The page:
Warmest regards: ‘But it’s only 70 cents’
Warmest regards: ‘But it’s only 70 cents’
By Pattie Mihalik
My good friend Jeanne and I just had a debate about my habit of looking for the gas station with the cheapest gas.
She said she pulls in at any station because there isn’t enough difference in the costs. I told her I saved 70 cents by using a different gas station.
“Big deal. Seventy cents. That’s not enough to matter,” she insisted.
Well, certain things our mothers taught us stay with us. My mother taught me that if I made a constant effort to save money on little things I would then have money for a bigger thing.
She had a lot of small ways to save money. For instance, she never shopped at just one grocery store. Instead, she made lists of the specials at all three grocery stores in town and bought the specials at each store.
“The savings add up,” she said.
She also didn’t wait until she ran out of something to go to the store to replace it. Like many other women in town, she had a small food pantry where she kept staples we often used. When there was a two-for-one special on items we used, she bought it then and kept it in the pantry until needed.
She saved a few pennies here, a few dollars there. It’s something she had to learn at an early age, and that thrift was ingrained in her.
It’s not called being cheap. It’s called being smart, despite what my friend Jeanne thinks.
My mom lived through the Depression and the lean years that followed when there were no jobs to be had. Every penny counted.
Years later, when economic conditions improved, she still made every penny count. And I learned to do the same.
One cardinal rule in our house was never to waste food. Take what you want but eat what you take. And don’t even think about throwing away leftovers. Use it to make something else.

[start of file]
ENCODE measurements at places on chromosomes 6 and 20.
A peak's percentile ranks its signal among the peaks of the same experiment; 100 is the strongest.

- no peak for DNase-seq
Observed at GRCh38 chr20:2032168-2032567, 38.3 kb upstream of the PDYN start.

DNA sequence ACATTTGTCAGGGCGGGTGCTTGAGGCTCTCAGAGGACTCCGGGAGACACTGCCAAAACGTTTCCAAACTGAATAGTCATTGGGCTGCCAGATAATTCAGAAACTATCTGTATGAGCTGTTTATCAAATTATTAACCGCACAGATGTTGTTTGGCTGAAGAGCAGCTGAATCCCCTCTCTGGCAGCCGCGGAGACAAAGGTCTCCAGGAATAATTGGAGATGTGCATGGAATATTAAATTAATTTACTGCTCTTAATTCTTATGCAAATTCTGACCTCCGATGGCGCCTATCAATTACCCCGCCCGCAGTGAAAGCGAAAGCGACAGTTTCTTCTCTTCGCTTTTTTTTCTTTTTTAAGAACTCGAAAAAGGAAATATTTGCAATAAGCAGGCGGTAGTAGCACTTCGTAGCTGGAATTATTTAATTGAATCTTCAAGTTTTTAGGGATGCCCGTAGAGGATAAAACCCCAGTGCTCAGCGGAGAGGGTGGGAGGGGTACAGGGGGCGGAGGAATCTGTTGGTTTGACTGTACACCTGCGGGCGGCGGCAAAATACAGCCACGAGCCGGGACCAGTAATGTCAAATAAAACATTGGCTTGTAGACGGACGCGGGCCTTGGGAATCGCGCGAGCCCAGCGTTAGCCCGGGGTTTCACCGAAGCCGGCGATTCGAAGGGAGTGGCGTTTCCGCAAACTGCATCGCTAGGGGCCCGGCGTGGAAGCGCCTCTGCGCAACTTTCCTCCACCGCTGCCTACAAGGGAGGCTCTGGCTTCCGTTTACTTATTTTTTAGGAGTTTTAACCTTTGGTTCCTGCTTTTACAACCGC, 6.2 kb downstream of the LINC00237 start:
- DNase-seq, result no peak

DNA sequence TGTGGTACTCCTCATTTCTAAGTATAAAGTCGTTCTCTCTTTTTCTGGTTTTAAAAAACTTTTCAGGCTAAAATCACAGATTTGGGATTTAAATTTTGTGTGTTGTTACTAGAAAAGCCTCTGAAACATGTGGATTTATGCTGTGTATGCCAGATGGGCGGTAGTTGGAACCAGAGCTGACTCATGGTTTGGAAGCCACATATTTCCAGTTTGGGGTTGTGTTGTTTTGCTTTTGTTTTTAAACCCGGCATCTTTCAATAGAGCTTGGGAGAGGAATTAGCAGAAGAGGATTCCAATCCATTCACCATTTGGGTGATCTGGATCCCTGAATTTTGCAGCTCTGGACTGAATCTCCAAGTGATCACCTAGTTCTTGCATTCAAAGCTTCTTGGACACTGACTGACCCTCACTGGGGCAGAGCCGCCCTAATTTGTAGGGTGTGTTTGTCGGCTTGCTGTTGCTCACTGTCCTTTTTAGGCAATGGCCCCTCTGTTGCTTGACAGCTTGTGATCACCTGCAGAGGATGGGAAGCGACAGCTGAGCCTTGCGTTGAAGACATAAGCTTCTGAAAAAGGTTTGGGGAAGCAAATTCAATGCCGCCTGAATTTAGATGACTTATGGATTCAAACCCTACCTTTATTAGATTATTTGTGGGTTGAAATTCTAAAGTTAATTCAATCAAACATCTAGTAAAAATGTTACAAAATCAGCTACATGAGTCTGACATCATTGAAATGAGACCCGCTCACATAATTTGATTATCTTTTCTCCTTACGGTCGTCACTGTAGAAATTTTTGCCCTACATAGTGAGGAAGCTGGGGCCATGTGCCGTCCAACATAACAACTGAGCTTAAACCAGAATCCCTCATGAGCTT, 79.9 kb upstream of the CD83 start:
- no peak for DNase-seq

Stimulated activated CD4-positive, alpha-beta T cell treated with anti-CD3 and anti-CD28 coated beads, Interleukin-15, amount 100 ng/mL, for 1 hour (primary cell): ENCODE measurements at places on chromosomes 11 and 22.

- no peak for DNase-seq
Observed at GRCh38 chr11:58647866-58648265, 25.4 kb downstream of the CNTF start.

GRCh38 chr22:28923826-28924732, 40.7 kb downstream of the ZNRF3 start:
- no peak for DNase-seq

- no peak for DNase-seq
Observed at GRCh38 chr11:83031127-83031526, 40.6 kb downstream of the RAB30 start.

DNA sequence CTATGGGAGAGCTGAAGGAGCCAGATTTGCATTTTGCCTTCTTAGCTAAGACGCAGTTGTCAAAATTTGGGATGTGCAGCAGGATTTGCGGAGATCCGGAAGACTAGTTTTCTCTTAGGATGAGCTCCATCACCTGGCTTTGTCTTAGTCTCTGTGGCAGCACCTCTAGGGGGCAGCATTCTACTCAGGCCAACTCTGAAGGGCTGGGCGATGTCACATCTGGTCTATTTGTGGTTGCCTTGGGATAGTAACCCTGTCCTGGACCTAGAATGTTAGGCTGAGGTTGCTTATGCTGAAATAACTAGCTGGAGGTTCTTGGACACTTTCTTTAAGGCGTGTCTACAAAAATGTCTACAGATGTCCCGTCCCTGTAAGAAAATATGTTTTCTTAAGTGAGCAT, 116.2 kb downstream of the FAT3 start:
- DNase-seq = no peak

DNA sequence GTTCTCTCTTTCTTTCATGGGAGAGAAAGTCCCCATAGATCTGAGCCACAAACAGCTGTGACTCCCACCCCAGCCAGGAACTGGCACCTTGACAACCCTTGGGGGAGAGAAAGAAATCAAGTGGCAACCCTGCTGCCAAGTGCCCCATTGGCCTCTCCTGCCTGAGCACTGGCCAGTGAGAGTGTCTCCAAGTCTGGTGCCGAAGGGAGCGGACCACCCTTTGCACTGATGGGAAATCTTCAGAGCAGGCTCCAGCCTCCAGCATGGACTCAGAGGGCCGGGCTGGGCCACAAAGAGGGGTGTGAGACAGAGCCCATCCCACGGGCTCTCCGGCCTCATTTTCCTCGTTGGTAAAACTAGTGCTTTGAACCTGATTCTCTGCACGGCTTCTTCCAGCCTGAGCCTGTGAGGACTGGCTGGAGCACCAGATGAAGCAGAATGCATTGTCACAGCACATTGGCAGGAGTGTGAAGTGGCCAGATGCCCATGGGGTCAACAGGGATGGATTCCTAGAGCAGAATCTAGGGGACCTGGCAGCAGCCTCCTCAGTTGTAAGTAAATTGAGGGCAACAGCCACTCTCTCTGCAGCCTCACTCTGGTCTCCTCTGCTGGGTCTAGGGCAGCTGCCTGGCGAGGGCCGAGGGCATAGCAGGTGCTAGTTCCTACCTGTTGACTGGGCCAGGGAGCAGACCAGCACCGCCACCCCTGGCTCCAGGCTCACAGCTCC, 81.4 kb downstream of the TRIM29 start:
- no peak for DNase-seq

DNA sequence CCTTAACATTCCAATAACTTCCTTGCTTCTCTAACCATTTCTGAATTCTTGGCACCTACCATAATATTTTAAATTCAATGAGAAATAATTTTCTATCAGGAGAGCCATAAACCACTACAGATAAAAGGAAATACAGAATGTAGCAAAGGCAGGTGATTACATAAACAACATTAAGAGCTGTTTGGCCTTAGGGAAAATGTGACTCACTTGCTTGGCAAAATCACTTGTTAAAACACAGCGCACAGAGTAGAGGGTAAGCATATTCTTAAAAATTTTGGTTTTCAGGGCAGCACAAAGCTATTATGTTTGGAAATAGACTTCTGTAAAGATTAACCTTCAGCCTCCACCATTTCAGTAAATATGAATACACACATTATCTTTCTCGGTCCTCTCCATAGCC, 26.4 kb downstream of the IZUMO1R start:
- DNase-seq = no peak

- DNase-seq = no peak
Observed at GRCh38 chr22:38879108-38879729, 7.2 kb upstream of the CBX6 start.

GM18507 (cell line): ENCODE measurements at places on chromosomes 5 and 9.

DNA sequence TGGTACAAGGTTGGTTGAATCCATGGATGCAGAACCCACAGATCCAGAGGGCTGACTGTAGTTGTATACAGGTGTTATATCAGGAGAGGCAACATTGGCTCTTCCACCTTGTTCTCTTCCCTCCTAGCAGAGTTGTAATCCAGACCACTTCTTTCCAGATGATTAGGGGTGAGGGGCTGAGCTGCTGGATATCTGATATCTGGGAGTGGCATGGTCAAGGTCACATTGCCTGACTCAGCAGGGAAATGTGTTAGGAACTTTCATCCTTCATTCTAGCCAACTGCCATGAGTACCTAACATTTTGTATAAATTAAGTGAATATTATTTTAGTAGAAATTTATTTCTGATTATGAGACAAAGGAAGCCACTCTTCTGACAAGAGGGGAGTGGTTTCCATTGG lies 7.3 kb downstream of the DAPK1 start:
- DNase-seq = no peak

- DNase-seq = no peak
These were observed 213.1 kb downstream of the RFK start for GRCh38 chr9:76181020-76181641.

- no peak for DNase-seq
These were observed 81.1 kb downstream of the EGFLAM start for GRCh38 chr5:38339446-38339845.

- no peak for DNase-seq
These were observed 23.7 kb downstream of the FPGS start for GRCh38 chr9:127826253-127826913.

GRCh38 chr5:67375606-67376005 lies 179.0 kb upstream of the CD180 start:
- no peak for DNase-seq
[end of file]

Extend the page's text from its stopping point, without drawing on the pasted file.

If we had leftover mashed potatoes, Mom made it into potato patties. Leftover vegetables became part of the next soup.
I’m still like that, and so is my husband.
From watching my mother I also learned her “envelope system” of managing money. Some used to laugh at me, saying I wrote on my money. No, I wrote on the envelopes, never taking money from one if I ran out of spending money.
Each payday I put a few dollars in my vacation envelope. Often it was just three dollars. Or, maybe some weeks I could sock away 10 dollars.
It’s pretty obvious we can’t vacation anywhere with three dollars — or even 10. But I knew if I kept putting a little bit in my vacation envelope all year eventually it would pay for a vacation.
I’ll never forget the time I wanted to buy a Pennsylvania House rice carved bed. I saved for a long time, a few years actually, putting money away in an envelope for my eventual purchase.
When a store was having a going-out-of-business Pennsylvania House sale there was the exact bed I longed for. My husband loved it too but said we couldn’t afford it — even with the major sale.
Much to his astonishment, I went in my purse and pulled out the envelope marked “new bed.”
He wanted to know how I did it. A little at a time, that’s how.
And yes, there were quite a few “70-cent savings” represented in what I had managed to save.
Jeanne wants to know what I can do with the 70 cents I saved on gas. Maybe not much. But it all adds up.
In much the same way, my brother wanted to have his own woodworking shop in the shed in his backyard. When he stopped smoking he used my mother’s envelope system to save the money each week that he would have spent on cigarettes.
After a while it added up to enough to buy the machinery he wanted for his workshop. He, too, was influenced by my mother.
Sometimes it’s all about habit. My brother and I picked up my mother’s habits. To tell the truth, my father had the same habit. He saved a few dollars each week in an envelope so that when hunting season came around he could afford a trip to the mountains without taking money out of that month’s bills.
But while I think it’s smart to save a few pennies at a time, I don’t feel the same way when it comes to seconds.
If we’re behind a car waiting at a red light, my husband is one of those horn blowers. If the car in front of him hesitates a few seconds before moving, he’s impatiently blowing the horn.
A lot of people are like that. If they have to spend an extra second or two at a red light or waiting for traffic they are yelling or blowing the horn.
I always ask my husband the question: What will you do with the three seconds you think you save by moving quicker? At the next light or stop it all seems to even out anyhow.
If I save a few cents I know I can use it elsewhere.
But what do you do with the few seconds you save in traffic?
Contact Pattie Mihalik at firstname.lastname@example.org.